Who Has Final Say?

Kris Rusch’s latest Business Rusch post is about working with editors. It’s a great piece and well worth reading.

One of the things she talks about is who has the final say in what your manuscript looks like. She’s referencing another article written by an editor who clearly works for a publisher that contractually gives the final say to your content editor; you can discuss and negotiate and try to persuade, but bottom line, at this house it’s the editor who says what words end up in your book once it’s for sale. This isn’t a great situation, especially if your editor has a completely different vision for your book than you do.

This reminded me of something I read in Laura Resnick’s book Rejection, Romance and Royalties, which is a collection of her columns and articles and such from various publications and places. (Also a great book, well worth digging up and reading.) One article is about awful glitches, and there’s a doozy perpetrated by an editor working for an imprint of Kensington called Precious Gems.

This is on pages 127-8 in my copy:

Trish Jensen, writing under the pseudonym Trish Graves, sold them a novel called Just This Once in which the hero, among other things, mentors a teenage boy, steering him away from street gangs and toward organized sports. So you may imagine the author’s shock when, upon reading her galleys, she discovered that the editor had changed the boy into a raccoon.

(I think I speak for everyone here when I say, “What?”)

When Jensen asked the editor why on earth she had rewritten a teenager as a small nocturnal carnivore, the editor replied that the hero’s mentoring the boy could be misconstrued as having undertones of pedophilia. (All together now: “Huh?”) So the obvious solution was to rewrite the kid as an animal.

I am not making this up.

Jensen says, “I screamed to high heaven, my agent screamed to high heaven. We wanted the book pulled. Kensington said it was too late. They couldn’t pull it, and it was too late to turn it back into what it had been.” Understandably, she adds, “I was heartsick for a long time. To this day I can’t look at that book.”

The lesson here is that when you allow an editor absolute control over your work, as that Precious Gems contract stipulated, the results can be worse than your wildest nightmares. Jensen made sure her next contract with Kensington didn’t have that clause, and she warned other Precious Gems writers about it, too. She’s wryly philosophical about the experience these days, saying, “Now I’m known as ‘the raccoon author.'”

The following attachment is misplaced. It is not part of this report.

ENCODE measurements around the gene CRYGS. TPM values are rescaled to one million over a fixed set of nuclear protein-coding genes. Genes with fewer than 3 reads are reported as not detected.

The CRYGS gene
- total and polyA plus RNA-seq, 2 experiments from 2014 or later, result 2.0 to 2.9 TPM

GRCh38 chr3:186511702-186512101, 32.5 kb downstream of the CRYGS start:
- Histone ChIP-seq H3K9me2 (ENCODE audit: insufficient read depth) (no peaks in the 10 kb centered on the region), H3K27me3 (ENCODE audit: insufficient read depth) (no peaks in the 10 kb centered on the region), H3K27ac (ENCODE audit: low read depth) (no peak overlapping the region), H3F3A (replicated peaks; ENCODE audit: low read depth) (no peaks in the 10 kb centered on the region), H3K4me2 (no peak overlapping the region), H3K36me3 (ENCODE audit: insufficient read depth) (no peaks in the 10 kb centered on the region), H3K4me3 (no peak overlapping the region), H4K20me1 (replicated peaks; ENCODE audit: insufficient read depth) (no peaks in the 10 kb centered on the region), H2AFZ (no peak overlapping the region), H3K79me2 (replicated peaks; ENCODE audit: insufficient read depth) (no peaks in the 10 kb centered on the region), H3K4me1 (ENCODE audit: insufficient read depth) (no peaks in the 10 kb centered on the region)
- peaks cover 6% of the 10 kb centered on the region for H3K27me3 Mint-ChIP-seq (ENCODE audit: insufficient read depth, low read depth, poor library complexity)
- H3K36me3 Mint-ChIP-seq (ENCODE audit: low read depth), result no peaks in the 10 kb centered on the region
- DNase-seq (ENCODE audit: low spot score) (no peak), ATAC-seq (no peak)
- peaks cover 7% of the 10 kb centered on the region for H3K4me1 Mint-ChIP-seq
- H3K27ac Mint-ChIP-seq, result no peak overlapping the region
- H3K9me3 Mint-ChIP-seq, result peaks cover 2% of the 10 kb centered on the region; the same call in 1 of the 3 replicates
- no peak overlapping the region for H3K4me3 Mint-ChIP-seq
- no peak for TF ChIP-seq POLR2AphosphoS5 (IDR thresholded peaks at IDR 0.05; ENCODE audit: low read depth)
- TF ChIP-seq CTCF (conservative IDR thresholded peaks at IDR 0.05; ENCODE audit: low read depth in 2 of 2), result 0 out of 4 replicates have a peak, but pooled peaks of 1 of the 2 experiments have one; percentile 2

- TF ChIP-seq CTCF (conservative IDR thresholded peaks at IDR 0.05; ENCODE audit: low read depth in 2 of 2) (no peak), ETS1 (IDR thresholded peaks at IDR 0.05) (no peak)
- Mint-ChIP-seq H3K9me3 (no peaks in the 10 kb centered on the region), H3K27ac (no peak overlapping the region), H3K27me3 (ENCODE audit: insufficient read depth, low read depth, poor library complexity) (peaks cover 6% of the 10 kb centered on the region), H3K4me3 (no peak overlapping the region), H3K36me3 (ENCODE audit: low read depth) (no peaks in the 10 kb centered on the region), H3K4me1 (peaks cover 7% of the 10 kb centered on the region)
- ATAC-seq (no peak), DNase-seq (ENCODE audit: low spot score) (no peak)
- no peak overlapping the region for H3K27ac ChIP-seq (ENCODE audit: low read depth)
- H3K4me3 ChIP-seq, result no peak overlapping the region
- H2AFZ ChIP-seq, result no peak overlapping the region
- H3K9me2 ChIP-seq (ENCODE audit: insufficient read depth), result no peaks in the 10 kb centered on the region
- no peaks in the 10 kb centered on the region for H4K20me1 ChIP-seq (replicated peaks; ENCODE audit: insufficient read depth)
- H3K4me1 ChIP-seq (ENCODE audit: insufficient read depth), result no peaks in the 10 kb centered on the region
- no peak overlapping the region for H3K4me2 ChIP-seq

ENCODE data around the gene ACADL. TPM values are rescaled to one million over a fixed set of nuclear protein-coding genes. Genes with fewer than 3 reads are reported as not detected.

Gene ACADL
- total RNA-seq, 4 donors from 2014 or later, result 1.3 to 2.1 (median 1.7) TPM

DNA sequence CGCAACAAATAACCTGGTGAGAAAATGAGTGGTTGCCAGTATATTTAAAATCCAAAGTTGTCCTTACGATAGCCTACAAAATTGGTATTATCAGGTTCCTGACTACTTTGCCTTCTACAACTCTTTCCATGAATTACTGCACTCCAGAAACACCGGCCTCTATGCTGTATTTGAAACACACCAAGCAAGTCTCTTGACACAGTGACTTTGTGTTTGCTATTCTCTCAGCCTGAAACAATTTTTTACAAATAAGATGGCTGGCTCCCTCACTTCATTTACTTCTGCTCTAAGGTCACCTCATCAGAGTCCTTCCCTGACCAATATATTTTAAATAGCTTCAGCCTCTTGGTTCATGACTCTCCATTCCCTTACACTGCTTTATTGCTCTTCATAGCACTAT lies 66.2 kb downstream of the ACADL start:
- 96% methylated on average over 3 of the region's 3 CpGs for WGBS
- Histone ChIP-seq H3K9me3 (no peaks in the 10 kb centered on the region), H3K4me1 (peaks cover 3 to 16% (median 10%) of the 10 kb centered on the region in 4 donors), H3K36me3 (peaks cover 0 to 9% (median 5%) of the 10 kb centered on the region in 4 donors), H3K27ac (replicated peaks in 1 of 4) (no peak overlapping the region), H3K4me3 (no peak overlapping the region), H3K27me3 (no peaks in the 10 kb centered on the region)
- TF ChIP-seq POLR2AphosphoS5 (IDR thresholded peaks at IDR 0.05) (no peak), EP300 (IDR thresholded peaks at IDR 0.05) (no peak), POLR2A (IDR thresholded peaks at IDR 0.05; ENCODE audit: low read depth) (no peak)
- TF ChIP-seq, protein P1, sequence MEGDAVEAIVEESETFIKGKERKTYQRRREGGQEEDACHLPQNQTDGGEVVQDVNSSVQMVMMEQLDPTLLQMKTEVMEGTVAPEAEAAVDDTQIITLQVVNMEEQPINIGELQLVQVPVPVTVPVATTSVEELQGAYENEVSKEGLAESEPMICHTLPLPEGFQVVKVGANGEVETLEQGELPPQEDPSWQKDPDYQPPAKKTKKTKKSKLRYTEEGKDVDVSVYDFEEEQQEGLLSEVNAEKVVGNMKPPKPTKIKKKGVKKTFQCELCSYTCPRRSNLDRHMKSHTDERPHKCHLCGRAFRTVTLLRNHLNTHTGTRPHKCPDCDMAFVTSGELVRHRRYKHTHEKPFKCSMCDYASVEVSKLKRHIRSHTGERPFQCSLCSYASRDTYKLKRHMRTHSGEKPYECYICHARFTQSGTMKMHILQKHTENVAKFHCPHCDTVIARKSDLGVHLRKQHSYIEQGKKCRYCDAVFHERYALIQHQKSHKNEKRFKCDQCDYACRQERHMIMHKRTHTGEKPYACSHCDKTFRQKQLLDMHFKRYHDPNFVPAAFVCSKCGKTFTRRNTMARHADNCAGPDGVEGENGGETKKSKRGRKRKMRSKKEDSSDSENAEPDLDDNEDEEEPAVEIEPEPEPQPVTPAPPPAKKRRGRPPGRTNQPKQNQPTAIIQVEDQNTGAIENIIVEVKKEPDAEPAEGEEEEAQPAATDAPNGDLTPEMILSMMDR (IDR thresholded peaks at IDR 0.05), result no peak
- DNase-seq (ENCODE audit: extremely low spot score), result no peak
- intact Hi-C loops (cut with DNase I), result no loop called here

As for Precious Gems, the imprint no longer exists. It folded within a few years of the raccoon episode. A rare example of things turning out as they should in the publishing industry.

Seriously, a raccoon?? Laura doesn’t go into any detail here, but I have to wonder, did the editor do the fairly extensive rewrite it (sounds like it) would’ve taken to actually make the raccoon character fit into the book — like, instead of a boy who was drifting toward a gang and was steered toward sports, have it be a raccoon who was raiding trash cans and messing up people’s attics, who was trained or rehabilitated by the Guy? That would’ve taken a LOT of work, I would think, if this is any kind of a significant subplot in the novel. Or OTOH did the editor just change out the boy for a raccoon, but have it still playing Little League or whatever? Did the raccoon character still have dialogue after that edit…? o_O Incredible either way.

Kris strongly recommends never signing a contract that gives final say to the editor, nor signing away your moral rights. I’m sure very few professional editors would ever consider raccooning one of your characters, or anything similarly outrageous, but then I’m sure Ms. Jensen never expected her editor to do that either.

Read Kris’s post, and be careful of your contracts.


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Angela Benedetti lives in Seattle with her husband and a few thousand books. She loves romance for the happy endings, for the affirmation that everyone who's willing to fight for love deserves to get it and be happy with someone. She's best known for her Sentinel series of novels, the most recent of which is Captive Magic.